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Careers, reputations, ODI future on line as Cricket World Cup spectacle takes off at world's largest stadium

The 2023 edition of the Cricket World Cup could be the biggest and probably the most important given the future of the format it is played hinges so much on its success. It starts off where it left in London four years ago, England vs New Zealand, just that the venue this time is Ahmedabad.

Written By: Anshul Gupta @oyegupta_ New Delhi Published on: October 05, 2023 6:15 IST
The ICC Cricket World Cup 2023 kicks off in Ahmedabad with
Image Source : AP The ICC Cricket World Cup 2023 kicks off in Ahmedabad with England taking on New Zealand in the tournament opener

24, an age when you are still figuring out what to do in life, a time in your life when you want to be a free bird, and if you are a sportsperson, then it's an age when you are just starting out or are into your career recently. By now you will be wondering why it has suddenly become a philosophy class but I really mean when I say that 24 is an age of doing anything but taking retirement. Yes, the young Afghanistan pacer Naveen ul Haq has announced his retirement from ODIs and that this ICC Cricket World Cup will be his last in the format. 

Strange uh? Well, it will not feel strange when I tell you that Naveen might not be the only player bidding goodbye to the format. Quinton de Kock at 30 has announced that it will be his last in ODIs and then there is Ben Stokes has come back from retirement just for this tournament. Also, a certain Mr. Trent Boult, who has given up his central contract and is yet to play a Test match since but has played both the T20 World Cup and now this one. The pattern is familiar but scary at the same time. It tells you everything you need to know about the diminishing relevance of the ODI format and how the advent of T20 leagues and lucrative deals combined with the gruelling international schedule has played a part in the current state of the 50-over format.

ODI World Cup still remains the biggest tournament in international cricket but the format itself is going through an existential crisis. That's a bizarre dichotomy and that's why this World Cup is so important. In a day and age where T20 cricket is the thing and attention spans are hitting a new low, a tournament comprising 48 games of 100 overs each could be asking a lot. Hence the format of the tournament and it being a multi-nation event helps big time.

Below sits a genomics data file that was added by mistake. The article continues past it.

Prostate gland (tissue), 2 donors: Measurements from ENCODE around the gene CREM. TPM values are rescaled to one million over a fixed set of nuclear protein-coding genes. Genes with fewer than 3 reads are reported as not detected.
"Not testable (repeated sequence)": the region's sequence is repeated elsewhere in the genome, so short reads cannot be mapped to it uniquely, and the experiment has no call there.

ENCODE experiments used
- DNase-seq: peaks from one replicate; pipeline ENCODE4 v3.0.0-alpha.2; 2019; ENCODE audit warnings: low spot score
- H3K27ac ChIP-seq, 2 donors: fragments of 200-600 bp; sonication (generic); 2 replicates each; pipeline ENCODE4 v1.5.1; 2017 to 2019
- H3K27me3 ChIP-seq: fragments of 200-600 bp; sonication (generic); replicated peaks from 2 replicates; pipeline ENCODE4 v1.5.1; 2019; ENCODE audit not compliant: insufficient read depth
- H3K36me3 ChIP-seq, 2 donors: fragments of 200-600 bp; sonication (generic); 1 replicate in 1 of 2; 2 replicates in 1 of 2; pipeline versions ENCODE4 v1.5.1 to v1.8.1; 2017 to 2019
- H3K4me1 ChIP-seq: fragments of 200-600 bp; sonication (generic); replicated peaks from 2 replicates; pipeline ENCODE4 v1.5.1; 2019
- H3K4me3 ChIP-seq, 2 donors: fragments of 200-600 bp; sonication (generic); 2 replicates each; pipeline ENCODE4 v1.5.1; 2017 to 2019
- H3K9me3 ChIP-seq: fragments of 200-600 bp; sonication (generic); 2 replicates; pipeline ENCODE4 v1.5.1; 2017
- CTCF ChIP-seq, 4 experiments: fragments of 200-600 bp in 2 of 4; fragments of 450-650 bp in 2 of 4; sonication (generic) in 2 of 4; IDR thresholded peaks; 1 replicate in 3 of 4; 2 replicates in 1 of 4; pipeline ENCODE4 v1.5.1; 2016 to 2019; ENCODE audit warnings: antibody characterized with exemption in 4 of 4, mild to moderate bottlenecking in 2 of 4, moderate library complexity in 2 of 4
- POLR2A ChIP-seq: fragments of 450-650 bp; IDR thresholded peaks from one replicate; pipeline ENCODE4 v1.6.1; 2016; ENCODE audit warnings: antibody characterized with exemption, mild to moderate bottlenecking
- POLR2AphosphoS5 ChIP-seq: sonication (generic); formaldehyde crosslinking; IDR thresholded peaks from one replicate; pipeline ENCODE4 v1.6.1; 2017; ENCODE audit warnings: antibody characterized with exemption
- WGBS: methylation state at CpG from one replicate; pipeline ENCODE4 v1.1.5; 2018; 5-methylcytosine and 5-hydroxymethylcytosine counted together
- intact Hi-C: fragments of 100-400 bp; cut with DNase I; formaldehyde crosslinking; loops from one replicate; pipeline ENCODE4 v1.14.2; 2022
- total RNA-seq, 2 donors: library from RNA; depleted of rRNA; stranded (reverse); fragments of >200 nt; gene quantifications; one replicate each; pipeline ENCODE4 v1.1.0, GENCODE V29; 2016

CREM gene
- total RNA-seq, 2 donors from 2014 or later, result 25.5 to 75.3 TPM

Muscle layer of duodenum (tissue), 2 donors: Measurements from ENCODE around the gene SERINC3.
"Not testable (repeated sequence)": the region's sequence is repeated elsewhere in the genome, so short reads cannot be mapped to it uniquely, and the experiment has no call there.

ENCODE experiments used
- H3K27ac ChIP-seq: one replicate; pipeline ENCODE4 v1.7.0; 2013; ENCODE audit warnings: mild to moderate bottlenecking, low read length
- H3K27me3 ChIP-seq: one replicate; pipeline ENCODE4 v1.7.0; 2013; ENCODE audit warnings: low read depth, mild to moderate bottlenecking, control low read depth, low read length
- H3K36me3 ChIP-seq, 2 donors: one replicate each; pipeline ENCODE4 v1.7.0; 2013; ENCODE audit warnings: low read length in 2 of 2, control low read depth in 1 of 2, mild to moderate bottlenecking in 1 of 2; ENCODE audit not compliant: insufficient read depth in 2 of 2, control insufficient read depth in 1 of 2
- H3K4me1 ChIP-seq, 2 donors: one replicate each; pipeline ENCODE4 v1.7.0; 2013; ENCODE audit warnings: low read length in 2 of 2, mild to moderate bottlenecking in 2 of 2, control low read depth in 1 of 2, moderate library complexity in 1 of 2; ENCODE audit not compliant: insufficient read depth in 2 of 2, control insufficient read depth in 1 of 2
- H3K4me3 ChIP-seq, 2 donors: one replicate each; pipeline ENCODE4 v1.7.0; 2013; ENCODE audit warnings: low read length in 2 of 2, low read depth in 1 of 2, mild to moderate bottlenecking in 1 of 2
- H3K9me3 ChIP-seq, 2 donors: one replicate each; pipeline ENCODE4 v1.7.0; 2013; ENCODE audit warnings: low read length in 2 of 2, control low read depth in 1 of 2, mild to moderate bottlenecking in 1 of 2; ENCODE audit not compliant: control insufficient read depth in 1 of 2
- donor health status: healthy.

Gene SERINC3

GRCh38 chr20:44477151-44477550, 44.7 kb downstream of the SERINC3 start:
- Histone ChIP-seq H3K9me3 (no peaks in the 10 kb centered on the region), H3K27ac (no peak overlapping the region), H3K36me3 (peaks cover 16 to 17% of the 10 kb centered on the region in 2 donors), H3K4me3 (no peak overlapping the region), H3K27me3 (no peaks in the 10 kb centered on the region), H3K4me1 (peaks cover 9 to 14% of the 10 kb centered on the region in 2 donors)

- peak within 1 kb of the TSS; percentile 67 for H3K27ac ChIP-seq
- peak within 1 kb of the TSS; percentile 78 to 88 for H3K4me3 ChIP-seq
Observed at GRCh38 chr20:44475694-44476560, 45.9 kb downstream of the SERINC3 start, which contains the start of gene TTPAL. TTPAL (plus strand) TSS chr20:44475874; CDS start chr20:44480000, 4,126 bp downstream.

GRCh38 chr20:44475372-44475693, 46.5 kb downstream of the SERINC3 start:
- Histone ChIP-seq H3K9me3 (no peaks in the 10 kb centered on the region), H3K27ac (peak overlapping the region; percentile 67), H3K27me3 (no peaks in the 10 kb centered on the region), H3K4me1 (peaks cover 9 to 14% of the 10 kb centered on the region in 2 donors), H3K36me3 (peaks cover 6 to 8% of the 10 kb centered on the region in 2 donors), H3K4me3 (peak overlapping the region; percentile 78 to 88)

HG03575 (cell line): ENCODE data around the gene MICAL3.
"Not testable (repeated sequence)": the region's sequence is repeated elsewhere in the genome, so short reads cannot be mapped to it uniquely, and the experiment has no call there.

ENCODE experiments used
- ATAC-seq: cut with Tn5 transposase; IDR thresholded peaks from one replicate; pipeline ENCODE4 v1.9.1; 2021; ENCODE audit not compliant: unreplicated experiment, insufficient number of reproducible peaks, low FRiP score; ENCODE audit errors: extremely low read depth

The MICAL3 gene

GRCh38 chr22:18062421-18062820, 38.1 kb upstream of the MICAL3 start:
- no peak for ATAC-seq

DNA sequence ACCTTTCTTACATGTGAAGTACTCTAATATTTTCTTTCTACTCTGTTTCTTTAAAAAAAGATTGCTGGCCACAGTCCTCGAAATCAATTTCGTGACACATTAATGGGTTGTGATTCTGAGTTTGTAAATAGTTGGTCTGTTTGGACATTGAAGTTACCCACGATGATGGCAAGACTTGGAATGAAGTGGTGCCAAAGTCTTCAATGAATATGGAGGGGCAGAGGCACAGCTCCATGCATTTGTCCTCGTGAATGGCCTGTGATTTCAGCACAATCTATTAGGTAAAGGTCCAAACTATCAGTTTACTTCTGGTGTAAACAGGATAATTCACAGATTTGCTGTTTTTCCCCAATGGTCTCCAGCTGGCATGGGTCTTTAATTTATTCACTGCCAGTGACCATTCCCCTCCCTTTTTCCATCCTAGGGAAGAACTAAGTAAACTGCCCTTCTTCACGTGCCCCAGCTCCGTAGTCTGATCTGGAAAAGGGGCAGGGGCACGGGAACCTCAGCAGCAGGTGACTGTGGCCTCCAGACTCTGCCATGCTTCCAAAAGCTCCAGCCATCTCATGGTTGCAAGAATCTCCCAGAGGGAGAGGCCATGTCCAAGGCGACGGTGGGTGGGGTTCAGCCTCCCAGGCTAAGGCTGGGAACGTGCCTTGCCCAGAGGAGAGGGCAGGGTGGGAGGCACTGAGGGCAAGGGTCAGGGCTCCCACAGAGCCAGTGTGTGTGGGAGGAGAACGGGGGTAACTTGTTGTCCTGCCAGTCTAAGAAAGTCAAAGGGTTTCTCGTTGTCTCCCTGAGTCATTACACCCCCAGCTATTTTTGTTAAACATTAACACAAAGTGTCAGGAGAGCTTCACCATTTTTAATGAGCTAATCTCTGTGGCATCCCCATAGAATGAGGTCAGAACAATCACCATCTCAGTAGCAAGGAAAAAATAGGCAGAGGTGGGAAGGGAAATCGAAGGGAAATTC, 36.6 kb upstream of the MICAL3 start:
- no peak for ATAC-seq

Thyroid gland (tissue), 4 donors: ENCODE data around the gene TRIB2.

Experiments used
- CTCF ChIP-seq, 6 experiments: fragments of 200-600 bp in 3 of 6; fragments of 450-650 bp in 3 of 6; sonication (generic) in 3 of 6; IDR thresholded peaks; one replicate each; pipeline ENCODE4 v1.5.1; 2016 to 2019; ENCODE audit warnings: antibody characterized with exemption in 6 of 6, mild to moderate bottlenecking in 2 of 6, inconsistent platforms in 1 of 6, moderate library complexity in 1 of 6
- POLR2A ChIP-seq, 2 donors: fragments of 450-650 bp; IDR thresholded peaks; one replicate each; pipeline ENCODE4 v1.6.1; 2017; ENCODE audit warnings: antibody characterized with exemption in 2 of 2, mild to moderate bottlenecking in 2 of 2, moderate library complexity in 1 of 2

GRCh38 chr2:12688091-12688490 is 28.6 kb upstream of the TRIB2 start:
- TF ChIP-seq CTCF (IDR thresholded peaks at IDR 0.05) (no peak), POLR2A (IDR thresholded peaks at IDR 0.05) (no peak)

Every team plays every other side once, the top four qualify. It's a World Cup in the real sense because there's no place for hiding and no team can't be taken lightly. Ask Pakistan, England, Australia or even India in the past who have suffered losses against lower-ranked teams.

Apart from these four teams, there are New Zealand and South Africa, who also have found places in the list of favourites for the tournament. Coincidentally, these two are the only strong full-member nations yet to win a World Cup. While Kiwis have come close twice, the Proteas have been nowhere near it, especially in the 50-over format.

Hence, there is extra pressure on India. Hosts, ICC title drought lasting more than a decade, a last hurrah in the 50-over format for some of the veterans including skipper Rohit Sharma, Ravindra Jadeja, R Ashwin and Mohammed Shami. Rohit was made captain because India needed to win some silverware because the team couldn't under Virat Kohli. England took that dream away in Adelaide last year but with odds in favour of the Men in Blue, will this be that campaign?

This is probably the strongest 15 India have put out on paper for an ICC event in recent times. All bases covered, players in form and a couple of senior pros hungry to make a statement. The excitement and expectation of what could happen is too enticing to not think of but tournaments are not played on paper. 

Teams like England who have covered all the bases and are undergoing that white-ball revolution Eoin Morgan began after the 2015 debacle will shrug you off like dust on their good day. England is also probably the only team without an injury concern which teams like Pakistan, Australia and South Africa might suffer from. So where does New Zealand stand? Probably still the last in the line for everyone predicting their top four but if the last 9 years are anything to go by, they should be the first name on that knockout list.

This World Cup promises a lot because there is genuine hype maybe because of the factor that the home team hasn't won anything for a decade and all hopes hinge on this one. A few careers will come to an end and a few careers and reputations are at stake. Who knows where the ODI format will go after this World Cup, but if this tournament becomes that focal point or the medium of people's memory in the future, going back to the matches, the potential fun and thrill, then it might have done this job.


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